*** The Su-47 and F-15 ACTIVE have it the worst in ''04'' - Erusea has enough of them that they're letting the RedshirtArmy fly them in the penultimate mission, when only ''one'' of each currently exists in the real world.
*** Subverted in a sort of weird way in ''Zero'': Gelb Squadron is the only encounter in the game where you're guaranteed to fight Su-[=37s=]. There are two of them in the squad, the same number built in real life. There are, however, two more named Su-37 pilots later in the game, but they only appear on Ace difficulty, and one of them (who may or may not be the future leader of the Yellow Squadron), only in the Knight Style.
** Another offender is the F-14 Tomcat, which was retired in 2006, with a few planes going to museums and the rest getting scrapped. While most of the AC games were made before the retirement, ''Assault Horizon'' is particularly egregious offender since the game was made in 2011, is set in the near future, and one of the trailers shows an entire squadron of operational F-14s. Another possible offender the same game is the PAK FA, which at the time of the game's release is still in the testing phase, and only a few prototypes exist. Even after its supposed introduction to service in 2015, the year before ''Assault Horizon'' takes place, problems meant that the PAK FA was still relegated to testing until now.
** ''Assault Horizon'' gets a similar subversion to the example from ''Zero'' with the Su-47 - while you can use it to your heart's content once you have access to it, there is not a single enemy anywhere in the campaign that is flying it.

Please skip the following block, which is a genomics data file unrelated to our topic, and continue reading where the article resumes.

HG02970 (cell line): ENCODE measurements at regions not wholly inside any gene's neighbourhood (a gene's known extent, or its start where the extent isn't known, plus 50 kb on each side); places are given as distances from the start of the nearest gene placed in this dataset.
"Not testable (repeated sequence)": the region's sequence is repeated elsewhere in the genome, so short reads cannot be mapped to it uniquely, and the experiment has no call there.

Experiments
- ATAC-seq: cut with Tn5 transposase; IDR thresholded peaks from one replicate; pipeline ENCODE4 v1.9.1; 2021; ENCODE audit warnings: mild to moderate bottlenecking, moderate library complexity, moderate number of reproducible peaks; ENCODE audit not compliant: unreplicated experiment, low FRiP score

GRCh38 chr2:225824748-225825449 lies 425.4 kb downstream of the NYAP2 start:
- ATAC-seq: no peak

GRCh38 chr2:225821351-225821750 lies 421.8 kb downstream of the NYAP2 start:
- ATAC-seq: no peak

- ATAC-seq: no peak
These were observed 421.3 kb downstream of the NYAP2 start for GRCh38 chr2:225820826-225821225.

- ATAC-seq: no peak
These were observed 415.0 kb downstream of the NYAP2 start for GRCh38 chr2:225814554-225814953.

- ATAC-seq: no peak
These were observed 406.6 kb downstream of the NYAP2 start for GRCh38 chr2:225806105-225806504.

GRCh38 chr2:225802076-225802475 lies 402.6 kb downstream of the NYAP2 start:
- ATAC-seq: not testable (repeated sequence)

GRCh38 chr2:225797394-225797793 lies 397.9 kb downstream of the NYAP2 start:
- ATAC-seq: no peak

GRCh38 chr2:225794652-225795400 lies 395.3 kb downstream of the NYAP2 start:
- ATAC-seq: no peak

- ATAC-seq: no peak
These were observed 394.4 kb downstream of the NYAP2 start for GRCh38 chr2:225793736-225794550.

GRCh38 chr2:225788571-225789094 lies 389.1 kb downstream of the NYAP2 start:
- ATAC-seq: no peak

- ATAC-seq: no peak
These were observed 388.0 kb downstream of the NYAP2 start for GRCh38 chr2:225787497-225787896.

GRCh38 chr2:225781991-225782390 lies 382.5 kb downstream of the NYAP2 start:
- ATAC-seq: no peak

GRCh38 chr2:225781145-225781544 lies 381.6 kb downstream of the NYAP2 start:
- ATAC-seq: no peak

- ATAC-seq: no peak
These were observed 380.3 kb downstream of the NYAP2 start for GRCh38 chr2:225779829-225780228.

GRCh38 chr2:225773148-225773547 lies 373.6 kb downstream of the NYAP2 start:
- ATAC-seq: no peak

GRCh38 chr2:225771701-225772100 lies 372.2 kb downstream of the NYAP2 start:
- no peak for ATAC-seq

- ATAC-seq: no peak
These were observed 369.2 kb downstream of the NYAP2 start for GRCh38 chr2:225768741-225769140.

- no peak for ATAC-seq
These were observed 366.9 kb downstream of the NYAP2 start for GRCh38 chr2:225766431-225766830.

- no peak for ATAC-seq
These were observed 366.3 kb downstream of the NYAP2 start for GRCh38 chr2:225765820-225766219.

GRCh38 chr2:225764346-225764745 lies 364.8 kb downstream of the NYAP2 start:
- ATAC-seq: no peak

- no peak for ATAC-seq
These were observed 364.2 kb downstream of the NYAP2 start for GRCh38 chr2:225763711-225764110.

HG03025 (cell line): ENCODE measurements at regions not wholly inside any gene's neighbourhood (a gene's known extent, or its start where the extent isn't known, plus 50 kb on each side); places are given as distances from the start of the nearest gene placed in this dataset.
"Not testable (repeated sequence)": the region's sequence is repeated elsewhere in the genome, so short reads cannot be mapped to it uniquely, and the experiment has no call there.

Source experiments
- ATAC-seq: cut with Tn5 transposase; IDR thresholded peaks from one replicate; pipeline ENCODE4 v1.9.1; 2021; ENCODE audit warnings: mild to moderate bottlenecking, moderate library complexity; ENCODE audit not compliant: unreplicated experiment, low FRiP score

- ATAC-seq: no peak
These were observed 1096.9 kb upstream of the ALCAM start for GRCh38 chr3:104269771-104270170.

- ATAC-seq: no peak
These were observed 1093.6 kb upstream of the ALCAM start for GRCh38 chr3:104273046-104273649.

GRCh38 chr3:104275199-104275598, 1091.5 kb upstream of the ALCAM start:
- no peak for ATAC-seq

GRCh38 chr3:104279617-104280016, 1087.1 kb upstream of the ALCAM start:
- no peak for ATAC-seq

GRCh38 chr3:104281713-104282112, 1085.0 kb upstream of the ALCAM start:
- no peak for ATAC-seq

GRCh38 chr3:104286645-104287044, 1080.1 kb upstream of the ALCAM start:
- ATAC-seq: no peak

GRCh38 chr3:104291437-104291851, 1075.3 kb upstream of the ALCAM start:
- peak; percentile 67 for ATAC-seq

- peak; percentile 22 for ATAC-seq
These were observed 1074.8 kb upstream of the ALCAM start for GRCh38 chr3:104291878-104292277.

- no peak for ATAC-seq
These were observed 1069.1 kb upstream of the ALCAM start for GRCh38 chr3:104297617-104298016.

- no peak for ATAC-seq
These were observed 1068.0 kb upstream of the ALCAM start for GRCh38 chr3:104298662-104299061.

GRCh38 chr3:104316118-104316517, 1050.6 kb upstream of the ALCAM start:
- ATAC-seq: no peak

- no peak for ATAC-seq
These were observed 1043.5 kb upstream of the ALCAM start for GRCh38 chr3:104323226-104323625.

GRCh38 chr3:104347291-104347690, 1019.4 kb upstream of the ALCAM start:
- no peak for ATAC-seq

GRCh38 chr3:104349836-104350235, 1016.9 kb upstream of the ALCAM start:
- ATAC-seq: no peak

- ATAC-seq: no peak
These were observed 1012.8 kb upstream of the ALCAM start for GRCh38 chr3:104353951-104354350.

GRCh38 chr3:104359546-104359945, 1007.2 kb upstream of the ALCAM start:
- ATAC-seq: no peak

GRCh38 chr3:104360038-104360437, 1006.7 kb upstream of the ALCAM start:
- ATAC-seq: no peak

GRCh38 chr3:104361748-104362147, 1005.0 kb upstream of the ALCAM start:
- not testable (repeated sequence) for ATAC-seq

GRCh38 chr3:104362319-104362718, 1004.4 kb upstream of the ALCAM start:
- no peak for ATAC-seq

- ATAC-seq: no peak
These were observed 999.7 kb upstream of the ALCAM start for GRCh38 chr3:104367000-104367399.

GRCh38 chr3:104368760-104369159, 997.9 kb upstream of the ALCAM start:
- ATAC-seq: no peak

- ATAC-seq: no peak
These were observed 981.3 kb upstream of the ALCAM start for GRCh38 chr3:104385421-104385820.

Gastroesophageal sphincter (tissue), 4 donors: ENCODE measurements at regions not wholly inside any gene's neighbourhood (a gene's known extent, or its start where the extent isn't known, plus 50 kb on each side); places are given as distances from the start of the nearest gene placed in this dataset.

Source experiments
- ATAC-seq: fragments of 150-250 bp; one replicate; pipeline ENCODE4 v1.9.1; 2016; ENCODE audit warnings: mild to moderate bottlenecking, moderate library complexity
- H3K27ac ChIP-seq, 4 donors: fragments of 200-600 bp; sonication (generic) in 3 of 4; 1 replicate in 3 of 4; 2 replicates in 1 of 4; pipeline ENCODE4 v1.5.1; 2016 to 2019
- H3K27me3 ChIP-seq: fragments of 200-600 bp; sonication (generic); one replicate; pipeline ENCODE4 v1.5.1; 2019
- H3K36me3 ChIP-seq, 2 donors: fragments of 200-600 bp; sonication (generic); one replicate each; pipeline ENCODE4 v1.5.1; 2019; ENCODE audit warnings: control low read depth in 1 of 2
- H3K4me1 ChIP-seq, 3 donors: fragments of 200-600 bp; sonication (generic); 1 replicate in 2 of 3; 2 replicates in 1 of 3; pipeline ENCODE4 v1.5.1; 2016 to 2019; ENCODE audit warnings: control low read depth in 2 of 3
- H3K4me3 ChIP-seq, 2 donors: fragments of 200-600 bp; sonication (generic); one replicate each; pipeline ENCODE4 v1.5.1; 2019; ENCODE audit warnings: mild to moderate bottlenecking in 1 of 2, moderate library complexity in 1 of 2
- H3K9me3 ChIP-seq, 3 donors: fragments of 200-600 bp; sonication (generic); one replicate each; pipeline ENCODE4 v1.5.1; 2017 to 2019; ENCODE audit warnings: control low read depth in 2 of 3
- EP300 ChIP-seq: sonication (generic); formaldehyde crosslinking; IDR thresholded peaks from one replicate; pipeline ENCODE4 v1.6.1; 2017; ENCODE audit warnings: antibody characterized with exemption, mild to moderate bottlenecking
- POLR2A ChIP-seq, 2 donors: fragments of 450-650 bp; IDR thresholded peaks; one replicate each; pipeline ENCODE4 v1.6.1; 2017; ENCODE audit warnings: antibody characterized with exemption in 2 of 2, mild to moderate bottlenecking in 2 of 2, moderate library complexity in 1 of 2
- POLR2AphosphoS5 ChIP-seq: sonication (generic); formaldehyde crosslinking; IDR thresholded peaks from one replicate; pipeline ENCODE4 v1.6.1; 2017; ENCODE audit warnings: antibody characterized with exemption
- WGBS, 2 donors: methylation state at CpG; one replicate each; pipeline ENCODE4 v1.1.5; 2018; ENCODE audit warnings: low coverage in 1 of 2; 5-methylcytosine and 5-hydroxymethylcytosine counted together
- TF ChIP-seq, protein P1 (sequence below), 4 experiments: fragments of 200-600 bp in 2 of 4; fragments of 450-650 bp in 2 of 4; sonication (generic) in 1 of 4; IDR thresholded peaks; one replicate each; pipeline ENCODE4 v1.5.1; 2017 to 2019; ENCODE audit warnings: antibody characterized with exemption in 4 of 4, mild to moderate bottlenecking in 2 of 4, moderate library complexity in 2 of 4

* RealLife: ''Joint Assault'' for the PSP, ''Assault Horizon'' for the 360, [=PS3=] and PC, and ''Infinity'' for [=PS3=] all take place in real-world locations, though Infinity takes elements from the entire series.
* RealityEnsues: The overpowered-ness of the [=QAAMs=] can be interpreted as what happens when you put a nigh-undefeatable real-world heater from the modern day in a world where the standard missiles are overfed tabbies that can be shaken off without countermeasures simply by making a gentle turn.
* RecurringBoss: Most often a named enemy ace squadron plays this role, such as the Yellow Squadron in ''04''. A more minor example would be the Scinfaxi-class submarines in ''The Unsung War'', as you end up fighting both in short order.
** In ''2'' and its remake ''Assault Horizon Legacy'', this happens with ZOE, who you encounter at certain intervals. Beast Squadron from AHL comes in twice, but only on a certain route.
* RedBaron:
** Typically, as your skills become more and more recognized, you or your squadron get a nickname, referring to a plot point or squadron logo. For instance, Gryphus One from Ace Combat X becomes known as "Nemesis" by the obviously uncreative enemies, and "the Southern Cross" by allies, since the constellation is painted on your aircraft, there's the "Ribbon" in ''04'', and the Razgriz squadron (alternately the Demons or Ghosts thereof) in ''5''. Possibly the hardest to top would be the "Demon Lord of the Round Table" in ''Zero''.
** Possibly rivalling that, one enemy in the sixteenth mission refers to Mobius One as "the Grim Reaper."
** And one of the minor allied pilots from Ace Combat 6 (e.g. one of the ones you can't unlock a profile about, but is still identified by name in subtitles) is literally the Red Baron.